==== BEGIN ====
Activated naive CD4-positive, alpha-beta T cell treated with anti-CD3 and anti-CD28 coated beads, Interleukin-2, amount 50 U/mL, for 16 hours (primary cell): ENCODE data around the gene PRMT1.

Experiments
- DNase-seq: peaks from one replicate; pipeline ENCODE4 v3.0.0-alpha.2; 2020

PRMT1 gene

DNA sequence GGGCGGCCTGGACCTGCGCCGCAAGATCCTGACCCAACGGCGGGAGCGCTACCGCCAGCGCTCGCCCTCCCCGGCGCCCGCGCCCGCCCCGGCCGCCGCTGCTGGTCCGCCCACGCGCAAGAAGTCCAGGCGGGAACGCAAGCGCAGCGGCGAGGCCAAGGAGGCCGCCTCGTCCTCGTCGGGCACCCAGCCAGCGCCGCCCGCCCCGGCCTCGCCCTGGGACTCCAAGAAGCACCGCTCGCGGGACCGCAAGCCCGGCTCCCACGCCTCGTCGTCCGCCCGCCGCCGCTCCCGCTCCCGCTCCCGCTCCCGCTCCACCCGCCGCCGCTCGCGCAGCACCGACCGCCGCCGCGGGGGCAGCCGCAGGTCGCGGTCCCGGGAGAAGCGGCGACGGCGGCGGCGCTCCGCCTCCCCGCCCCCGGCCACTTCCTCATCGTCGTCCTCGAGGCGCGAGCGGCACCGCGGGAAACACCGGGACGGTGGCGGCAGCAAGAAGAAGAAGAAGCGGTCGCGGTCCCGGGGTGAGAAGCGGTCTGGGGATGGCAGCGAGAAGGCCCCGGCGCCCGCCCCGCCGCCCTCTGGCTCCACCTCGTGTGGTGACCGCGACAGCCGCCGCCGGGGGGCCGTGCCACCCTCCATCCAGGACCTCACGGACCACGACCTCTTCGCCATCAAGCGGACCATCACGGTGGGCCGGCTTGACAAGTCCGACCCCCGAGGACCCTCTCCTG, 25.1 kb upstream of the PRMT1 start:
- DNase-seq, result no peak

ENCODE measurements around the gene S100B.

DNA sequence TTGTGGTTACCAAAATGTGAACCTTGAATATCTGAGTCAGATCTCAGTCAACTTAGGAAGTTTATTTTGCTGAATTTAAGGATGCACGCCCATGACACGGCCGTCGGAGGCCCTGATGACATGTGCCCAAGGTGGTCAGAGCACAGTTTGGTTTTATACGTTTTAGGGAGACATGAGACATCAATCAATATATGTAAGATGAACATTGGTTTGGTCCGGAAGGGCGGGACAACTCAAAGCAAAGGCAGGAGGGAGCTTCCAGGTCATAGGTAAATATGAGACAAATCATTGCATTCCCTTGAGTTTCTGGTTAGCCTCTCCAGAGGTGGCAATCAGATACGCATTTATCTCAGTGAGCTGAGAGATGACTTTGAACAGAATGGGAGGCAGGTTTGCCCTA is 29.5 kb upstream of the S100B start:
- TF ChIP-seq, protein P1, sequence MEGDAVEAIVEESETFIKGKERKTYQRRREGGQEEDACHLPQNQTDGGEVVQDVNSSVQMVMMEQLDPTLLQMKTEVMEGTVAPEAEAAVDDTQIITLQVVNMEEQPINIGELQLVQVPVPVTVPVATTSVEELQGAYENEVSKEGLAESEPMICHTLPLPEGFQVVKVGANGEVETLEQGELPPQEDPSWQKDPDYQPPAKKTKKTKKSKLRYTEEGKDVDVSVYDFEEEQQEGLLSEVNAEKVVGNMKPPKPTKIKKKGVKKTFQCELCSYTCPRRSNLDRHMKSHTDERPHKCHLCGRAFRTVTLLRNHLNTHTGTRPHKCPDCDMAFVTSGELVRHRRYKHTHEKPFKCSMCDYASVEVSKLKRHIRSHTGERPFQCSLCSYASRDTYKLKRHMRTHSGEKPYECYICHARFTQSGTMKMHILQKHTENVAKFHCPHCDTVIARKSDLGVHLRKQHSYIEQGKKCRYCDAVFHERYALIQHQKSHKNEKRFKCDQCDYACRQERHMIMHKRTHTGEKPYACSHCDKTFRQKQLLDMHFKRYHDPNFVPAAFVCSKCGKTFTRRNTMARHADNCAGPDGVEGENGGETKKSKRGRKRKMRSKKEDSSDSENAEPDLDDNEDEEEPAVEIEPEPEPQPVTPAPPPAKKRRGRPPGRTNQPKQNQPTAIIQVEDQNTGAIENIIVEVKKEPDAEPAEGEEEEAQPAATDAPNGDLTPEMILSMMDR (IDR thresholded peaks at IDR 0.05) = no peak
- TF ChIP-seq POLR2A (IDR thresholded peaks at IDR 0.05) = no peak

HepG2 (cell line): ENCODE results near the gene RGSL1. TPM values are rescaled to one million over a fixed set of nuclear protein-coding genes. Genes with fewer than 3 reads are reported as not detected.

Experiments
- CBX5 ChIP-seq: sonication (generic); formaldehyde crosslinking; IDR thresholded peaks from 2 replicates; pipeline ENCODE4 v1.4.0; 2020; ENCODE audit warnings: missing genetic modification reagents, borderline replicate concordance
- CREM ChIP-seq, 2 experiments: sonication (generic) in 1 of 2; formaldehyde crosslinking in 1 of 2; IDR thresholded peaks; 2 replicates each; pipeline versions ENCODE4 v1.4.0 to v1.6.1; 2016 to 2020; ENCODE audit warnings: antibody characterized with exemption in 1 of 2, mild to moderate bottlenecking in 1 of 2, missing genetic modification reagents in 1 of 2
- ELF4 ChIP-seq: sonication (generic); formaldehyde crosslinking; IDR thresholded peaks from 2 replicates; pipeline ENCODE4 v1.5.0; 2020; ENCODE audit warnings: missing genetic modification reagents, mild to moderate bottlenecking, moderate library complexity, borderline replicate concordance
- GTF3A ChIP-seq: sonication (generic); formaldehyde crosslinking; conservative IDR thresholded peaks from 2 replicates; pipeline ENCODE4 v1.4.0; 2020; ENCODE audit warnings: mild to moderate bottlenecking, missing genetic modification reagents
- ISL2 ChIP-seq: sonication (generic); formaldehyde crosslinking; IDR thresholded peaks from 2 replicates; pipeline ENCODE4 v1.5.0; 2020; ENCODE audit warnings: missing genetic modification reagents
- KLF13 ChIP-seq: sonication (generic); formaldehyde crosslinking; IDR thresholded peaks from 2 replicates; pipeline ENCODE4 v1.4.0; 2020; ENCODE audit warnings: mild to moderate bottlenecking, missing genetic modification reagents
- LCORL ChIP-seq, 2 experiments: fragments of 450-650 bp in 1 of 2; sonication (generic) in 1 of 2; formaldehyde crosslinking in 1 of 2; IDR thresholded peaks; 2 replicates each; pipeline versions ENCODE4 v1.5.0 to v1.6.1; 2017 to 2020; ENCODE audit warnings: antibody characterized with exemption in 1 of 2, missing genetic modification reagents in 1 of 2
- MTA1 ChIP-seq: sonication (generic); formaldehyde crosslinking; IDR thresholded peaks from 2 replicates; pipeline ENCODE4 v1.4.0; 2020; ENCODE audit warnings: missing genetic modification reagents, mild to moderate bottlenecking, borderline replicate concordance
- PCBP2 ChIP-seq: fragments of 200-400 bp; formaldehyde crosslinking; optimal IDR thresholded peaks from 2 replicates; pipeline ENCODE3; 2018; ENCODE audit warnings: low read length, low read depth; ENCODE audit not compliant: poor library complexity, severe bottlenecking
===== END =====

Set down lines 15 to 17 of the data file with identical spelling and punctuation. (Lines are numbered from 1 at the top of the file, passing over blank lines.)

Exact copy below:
- ELF4 ChIP-seq: sonication (generic); formaldehyde crosslinking; IDR thresholded peaks from 2 replicates; pipeline ENCODE4 v1.5.0; 2020; ENCODE audit warnings: missing genetic modification reagents, mild to moderate bottlenecking, moderate library complexity, borderline replicate concordance
- GTF3A ChIP-seq: sonication (generic); formaldehyde crosslinking; conservative IDR thresholded peaks from 2 replicates; pipeline ENCODE4 v1.4.0; 2020; ENCODE audit warnings: mild to moderate bottlenecking, missing genetic modification reagents
- ISL2 ChIP-seq: sonication (generic); formaldehyde crosslinking; IDR thresholded peaks from 2 replicates; pipeline ENCODE4 v1.5.0; 2020; ENCODE audit warnings: missing genetic modification reagents